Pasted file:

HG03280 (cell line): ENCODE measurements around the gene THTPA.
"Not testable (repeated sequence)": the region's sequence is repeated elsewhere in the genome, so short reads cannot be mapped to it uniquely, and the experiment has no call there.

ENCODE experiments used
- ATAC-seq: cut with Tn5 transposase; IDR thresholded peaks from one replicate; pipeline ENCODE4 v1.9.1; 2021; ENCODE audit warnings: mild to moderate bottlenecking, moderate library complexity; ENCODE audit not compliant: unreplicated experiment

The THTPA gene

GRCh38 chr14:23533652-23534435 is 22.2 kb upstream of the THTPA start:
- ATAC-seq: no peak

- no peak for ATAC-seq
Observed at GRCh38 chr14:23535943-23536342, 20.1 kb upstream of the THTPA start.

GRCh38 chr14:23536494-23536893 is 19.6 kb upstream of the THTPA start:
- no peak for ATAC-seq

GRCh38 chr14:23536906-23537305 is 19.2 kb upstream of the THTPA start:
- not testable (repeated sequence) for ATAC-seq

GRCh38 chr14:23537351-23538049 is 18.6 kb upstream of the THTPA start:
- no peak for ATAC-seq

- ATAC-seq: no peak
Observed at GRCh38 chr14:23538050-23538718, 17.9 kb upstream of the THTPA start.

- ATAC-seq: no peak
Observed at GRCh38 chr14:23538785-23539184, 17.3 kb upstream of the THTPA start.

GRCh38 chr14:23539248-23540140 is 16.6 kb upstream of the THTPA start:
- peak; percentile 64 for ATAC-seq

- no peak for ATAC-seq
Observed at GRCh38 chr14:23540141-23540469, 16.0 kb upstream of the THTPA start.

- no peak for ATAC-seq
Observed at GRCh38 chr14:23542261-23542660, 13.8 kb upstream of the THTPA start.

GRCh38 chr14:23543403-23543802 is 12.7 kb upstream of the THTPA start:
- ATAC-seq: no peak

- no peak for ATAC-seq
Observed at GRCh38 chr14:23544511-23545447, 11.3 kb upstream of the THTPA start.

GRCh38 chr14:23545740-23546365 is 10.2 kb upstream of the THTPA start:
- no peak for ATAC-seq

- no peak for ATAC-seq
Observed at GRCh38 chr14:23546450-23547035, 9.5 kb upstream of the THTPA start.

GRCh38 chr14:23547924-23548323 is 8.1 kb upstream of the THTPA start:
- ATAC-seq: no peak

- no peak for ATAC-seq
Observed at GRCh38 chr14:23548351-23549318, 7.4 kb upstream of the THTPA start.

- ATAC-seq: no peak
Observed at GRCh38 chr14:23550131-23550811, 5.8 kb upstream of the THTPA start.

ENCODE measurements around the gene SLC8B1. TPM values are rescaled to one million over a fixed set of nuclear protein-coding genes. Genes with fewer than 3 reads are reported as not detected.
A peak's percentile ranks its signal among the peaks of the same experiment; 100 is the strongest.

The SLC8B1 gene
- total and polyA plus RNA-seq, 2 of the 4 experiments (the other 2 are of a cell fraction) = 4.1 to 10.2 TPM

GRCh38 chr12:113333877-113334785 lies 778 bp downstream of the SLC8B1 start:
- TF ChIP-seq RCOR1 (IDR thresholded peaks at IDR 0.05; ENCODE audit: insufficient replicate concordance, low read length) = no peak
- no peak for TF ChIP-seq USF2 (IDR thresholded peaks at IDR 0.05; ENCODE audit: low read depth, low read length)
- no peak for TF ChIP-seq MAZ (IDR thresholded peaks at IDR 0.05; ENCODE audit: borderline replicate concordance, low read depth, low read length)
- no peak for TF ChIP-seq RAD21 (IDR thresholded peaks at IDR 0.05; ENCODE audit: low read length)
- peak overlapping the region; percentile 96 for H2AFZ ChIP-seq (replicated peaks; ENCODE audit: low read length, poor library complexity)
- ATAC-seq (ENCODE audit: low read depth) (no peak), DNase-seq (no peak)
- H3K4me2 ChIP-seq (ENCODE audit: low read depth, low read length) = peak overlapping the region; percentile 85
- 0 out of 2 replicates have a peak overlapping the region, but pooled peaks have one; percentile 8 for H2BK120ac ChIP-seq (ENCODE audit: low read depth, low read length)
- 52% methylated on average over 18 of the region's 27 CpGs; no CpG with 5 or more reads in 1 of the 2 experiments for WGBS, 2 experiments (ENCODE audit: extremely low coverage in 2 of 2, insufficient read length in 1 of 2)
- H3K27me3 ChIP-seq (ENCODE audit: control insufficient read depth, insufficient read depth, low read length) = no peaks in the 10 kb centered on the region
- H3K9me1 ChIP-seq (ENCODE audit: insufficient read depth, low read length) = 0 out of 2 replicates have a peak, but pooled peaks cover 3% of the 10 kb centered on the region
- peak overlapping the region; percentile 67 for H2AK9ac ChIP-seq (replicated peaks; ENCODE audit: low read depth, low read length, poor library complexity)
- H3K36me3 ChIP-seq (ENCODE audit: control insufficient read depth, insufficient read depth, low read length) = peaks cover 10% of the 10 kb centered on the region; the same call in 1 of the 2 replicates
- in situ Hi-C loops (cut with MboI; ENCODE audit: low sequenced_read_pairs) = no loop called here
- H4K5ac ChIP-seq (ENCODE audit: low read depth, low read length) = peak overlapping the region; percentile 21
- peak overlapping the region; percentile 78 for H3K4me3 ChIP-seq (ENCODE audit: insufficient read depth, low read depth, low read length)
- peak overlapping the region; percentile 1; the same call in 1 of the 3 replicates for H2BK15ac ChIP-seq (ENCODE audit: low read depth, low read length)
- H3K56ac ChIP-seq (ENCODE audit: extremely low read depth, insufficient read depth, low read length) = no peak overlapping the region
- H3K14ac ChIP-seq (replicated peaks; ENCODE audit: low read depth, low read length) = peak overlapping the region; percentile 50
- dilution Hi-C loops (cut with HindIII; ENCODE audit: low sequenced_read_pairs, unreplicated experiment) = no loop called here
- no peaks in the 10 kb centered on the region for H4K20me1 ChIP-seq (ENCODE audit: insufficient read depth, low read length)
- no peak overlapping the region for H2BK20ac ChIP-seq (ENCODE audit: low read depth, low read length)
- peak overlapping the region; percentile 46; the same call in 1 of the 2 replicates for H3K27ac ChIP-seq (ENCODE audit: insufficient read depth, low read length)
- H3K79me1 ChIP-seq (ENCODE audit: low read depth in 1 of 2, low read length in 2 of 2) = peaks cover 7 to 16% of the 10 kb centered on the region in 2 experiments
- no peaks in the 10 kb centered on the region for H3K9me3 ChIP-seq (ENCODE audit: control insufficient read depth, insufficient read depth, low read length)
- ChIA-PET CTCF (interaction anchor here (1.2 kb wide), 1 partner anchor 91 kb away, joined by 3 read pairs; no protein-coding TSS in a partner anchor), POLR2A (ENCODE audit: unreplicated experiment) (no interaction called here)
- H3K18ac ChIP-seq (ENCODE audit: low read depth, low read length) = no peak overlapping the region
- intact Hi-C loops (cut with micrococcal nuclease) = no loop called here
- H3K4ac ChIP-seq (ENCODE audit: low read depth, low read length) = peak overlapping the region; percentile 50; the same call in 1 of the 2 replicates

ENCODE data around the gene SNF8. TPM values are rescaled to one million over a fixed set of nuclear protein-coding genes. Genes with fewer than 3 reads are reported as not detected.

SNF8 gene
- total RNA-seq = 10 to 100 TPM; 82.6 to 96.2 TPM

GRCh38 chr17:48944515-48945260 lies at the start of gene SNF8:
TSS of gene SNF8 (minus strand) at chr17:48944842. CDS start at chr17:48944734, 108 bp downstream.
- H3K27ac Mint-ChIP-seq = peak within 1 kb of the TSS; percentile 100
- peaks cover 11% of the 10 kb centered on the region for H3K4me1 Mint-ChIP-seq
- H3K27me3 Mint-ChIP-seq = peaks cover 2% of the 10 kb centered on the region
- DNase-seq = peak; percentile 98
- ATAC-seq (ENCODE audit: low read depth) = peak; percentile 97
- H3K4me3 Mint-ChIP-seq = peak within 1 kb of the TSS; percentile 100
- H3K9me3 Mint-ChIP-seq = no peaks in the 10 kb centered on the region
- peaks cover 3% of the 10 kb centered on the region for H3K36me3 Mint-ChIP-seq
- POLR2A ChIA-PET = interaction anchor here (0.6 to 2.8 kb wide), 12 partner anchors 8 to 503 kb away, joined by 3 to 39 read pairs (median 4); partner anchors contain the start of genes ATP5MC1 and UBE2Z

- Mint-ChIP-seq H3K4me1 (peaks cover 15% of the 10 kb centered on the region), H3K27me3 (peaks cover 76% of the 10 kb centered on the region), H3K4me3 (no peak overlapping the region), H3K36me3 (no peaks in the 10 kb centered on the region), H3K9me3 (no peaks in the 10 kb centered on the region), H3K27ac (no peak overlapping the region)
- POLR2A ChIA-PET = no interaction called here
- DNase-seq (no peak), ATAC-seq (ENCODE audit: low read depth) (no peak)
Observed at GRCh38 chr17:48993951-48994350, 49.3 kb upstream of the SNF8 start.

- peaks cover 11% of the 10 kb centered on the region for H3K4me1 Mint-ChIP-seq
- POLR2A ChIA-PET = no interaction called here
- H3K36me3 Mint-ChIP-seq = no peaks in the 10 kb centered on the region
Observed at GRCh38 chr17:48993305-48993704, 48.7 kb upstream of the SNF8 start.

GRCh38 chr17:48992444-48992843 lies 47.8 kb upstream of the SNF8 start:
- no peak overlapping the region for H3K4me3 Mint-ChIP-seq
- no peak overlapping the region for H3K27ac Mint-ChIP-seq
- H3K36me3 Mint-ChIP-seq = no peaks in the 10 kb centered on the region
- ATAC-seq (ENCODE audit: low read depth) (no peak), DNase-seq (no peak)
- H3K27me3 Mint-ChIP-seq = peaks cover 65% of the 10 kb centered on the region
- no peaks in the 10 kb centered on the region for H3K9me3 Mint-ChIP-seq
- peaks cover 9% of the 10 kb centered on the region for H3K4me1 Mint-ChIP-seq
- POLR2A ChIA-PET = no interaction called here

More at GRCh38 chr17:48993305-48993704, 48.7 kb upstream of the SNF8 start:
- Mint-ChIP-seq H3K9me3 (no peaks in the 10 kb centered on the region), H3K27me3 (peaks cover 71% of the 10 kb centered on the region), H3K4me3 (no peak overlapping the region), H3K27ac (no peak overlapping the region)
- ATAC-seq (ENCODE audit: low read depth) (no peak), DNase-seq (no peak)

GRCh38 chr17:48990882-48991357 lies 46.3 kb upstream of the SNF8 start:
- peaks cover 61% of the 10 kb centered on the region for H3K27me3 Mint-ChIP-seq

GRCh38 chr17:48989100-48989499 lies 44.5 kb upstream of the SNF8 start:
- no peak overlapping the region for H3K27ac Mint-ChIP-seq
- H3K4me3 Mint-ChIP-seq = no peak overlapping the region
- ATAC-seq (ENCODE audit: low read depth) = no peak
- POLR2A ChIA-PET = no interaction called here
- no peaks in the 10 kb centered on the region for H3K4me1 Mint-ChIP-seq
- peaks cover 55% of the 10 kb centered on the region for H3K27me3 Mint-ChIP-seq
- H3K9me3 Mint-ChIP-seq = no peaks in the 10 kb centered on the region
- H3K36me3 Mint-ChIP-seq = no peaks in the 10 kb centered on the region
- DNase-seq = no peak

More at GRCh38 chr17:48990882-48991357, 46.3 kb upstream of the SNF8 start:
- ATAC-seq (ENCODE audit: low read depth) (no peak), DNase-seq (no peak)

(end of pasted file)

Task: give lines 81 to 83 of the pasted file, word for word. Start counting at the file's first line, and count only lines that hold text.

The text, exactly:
- H3K27me3 Mint-ChIP-seq = peaks cover 2% of the 10 kb centered on the region
- DNase-seq = peak; percentile 98
- ATAC-seq (ENCODE audit: low read depth) = peak; percentile 97